Further to that point of order, Mr Speaker. Following your statement at 2.30 pm today, it may be helpful if you could confirm to the House the mechanisms by which the House can hold your decisions and your office to account on a regular basis. In the light of the current difficulties that we face over the employment of a senior Clerk, could you also confirm whether any of the participants are taking legal action?
I am very grateful to the hon. Gentleman for his point of order. The short answer to him is that I am of course accountable to the House. I chair the House of Commons Commission and hear what it has to say—that is a perfectly proper state of affairs. My understanding is that no legal action has been taken against the House.
Further to that point of order, Mr Speaker. Having been involved with organising significant organisational change in other organisations—in the military, and in the NHS as a non-executive director of a trust—I know that it is often rife with unintended consequences. The decision to split the Clerk’s role into two is a significant change. Can you assure the House that the decision will not be taken lightly, and that it will be looked at rigorously and robustly, recognising the significant piece of organisational change that it is?
Yes, I think I can offer the hon. Gentleman the assurance he seeks. It would be a significant change, and would have to be decided upon by this House. I have sufficient respect for the self-respect and rigorous approach to their duties of colleagues to realise that, of course, they will want to go about their scrutiny seriously before taking any such step.
Further to that point of order, Mr Speaker. It is usually unwise for a politician to admit total ignorance, but I have done it before and I intend to do it again. I have to confess that, until this dispute about the Clerk arose, I had not the faintest idea, despite being a Member of this House since 1997, that the Clerk of the House, an expert in procedure, was, by default, also the chief executive of the House. Now that you have sufficiently educated ignorant hon. Members such as me about that important distinction, and perhaps about the need to look at the matter rather more rationally than in the past, may I suggest that, as so many other people and bodies are so anxious to seize from you the poison chalice of this decision, you should give it to them with maximum rapidity?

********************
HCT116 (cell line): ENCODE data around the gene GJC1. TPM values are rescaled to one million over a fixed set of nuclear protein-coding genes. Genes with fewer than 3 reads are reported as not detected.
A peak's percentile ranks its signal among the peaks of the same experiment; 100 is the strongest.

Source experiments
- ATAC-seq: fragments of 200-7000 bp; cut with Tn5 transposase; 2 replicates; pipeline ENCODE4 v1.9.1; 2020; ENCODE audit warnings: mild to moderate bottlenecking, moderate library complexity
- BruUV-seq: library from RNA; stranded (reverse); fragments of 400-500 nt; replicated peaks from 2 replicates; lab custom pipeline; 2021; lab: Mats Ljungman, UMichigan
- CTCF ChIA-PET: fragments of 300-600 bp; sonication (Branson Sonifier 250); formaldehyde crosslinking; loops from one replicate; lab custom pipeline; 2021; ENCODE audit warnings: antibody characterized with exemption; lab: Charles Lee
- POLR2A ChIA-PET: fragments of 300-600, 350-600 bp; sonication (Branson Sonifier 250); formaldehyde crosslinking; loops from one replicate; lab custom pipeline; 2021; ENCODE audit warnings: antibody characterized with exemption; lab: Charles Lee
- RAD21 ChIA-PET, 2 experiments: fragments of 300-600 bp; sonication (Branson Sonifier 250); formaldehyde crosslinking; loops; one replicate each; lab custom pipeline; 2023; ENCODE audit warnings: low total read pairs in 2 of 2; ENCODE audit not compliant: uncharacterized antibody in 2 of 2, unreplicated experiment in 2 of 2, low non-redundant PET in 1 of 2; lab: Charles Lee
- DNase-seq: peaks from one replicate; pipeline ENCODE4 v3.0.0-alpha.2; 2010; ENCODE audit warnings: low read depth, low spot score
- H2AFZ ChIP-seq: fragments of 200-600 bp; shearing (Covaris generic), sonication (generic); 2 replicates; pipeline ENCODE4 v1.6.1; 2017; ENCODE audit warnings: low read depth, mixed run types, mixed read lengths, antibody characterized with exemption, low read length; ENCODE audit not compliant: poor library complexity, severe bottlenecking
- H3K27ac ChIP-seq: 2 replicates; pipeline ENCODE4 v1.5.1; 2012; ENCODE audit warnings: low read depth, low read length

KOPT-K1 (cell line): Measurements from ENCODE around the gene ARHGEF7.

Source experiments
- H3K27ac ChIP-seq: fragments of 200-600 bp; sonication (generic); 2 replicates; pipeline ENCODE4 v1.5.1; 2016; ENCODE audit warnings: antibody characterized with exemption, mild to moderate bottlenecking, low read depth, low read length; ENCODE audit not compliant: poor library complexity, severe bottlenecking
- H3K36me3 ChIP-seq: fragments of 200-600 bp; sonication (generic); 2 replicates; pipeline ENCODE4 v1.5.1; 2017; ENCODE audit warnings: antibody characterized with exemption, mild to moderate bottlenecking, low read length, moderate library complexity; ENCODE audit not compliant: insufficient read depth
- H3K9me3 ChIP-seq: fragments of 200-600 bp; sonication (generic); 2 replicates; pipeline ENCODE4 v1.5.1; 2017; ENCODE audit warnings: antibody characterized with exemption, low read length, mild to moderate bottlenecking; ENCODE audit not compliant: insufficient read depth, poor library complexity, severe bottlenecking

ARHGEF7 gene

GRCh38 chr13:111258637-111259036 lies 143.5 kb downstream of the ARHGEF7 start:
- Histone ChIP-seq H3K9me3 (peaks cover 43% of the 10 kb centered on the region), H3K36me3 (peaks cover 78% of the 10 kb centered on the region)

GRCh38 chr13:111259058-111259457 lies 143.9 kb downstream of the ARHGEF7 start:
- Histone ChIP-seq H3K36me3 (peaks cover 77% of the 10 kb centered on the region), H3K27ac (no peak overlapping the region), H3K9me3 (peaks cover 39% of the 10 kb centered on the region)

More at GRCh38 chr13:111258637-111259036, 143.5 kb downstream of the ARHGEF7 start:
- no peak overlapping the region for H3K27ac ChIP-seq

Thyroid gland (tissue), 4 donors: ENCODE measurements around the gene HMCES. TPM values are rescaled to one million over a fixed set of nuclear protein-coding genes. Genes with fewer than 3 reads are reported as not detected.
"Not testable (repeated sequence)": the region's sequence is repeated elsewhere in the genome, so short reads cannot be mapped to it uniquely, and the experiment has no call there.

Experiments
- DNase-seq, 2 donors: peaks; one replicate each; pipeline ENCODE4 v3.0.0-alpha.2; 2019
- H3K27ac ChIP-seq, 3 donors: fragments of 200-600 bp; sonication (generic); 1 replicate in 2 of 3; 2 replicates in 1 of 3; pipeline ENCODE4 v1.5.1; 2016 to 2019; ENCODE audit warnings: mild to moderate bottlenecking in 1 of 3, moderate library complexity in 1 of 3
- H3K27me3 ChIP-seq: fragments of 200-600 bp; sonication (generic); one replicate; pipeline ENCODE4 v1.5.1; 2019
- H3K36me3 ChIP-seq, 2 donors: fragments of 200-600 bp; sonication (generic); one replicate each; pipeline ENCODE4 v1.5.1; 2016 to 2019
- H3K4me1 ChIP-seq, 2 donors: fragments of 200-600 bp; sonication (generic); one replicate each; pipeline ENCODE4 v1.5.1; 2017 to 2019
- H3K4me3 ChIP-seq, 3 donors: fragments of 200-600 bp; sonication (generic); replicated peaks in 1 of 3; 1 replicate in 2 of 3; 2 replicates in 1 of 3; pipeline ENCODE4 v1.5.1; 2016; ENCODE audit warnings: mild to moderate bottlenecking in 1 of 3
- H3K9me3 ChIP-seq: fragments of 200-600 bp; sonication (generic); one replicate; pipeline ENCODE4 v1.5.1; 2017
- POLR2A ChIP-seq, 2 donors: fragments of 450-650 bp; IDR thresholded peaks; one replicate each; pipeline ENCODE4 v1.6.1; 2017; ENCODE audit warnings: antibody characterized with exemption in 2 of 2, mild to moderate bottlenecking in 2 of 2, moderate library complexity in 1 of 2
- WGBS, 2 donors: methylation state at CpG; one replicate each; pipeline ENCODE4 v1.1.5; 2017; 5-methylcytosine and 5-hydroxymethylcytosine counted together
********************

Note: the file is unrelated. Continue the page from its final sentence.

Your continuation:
The hon. Gentleman has been wisely advising me on all sorts of matters since I first came to know him in October 1983. I have very rarely regretted taking his advice, and very much doubt that I would do so on this occasion either.
Further to that point of order, Mr Speaker. I am grateful for your statement earlier in which you made it clear that you believe that the role of the Clerk should be split and the role of the chief executive should be created. Has any estimate been made of the cost of that additional role, and when might that be made clear?
I am grateful to the hon. Gentleman. Two points: first, I said what I did not in any mission to browbeat the House, which it is not for the Speaker to do, but simply because I think that there is something to be said for having a view and being prepared, honestly and openly, to express it, and that is what I have done. Secondly, on the subject of costs, there has been to my knowledge no particular assessment of that. There is a consideration of cost; there is also a consideration, resulting from efficient management and strategic direction, of potential savings to the House. If those issues are to be explored, they need, again, to be explored rationally and in the round.
I am extremely grateful to colleagues for the points of order, for the terms in which they have been expressed, and for the opportunity for this issue to be aired.
I am very conscious that 35 hon. and right hon. Members seek to contribute to the three debates to take place under the auspices of the Backbench Business Committee, with which, I hope, we can shortly proceed.
Freedom of Information (Amendment) Bill
Presentation and First Reading (Standing Order No. 57)
Grahame M. Morris, supported by Greg Mulholland, John Cryer, Valerie Vaz, Paul Blomfield, Kevin Barron, Ian Mearns, Andrew George, Charlotte Leslie, Caroline Lucas, Rosie Cooper and Ian Lavery, presented a Bill to amend the Freedom of Information Act 2000 to apply its provisions to private healthcare companies and other bodies seeking health service contracts; and for connected purposes.
Bill read the First time; to be read a Second time on Friday 5 December, and to be printed (Bill 84).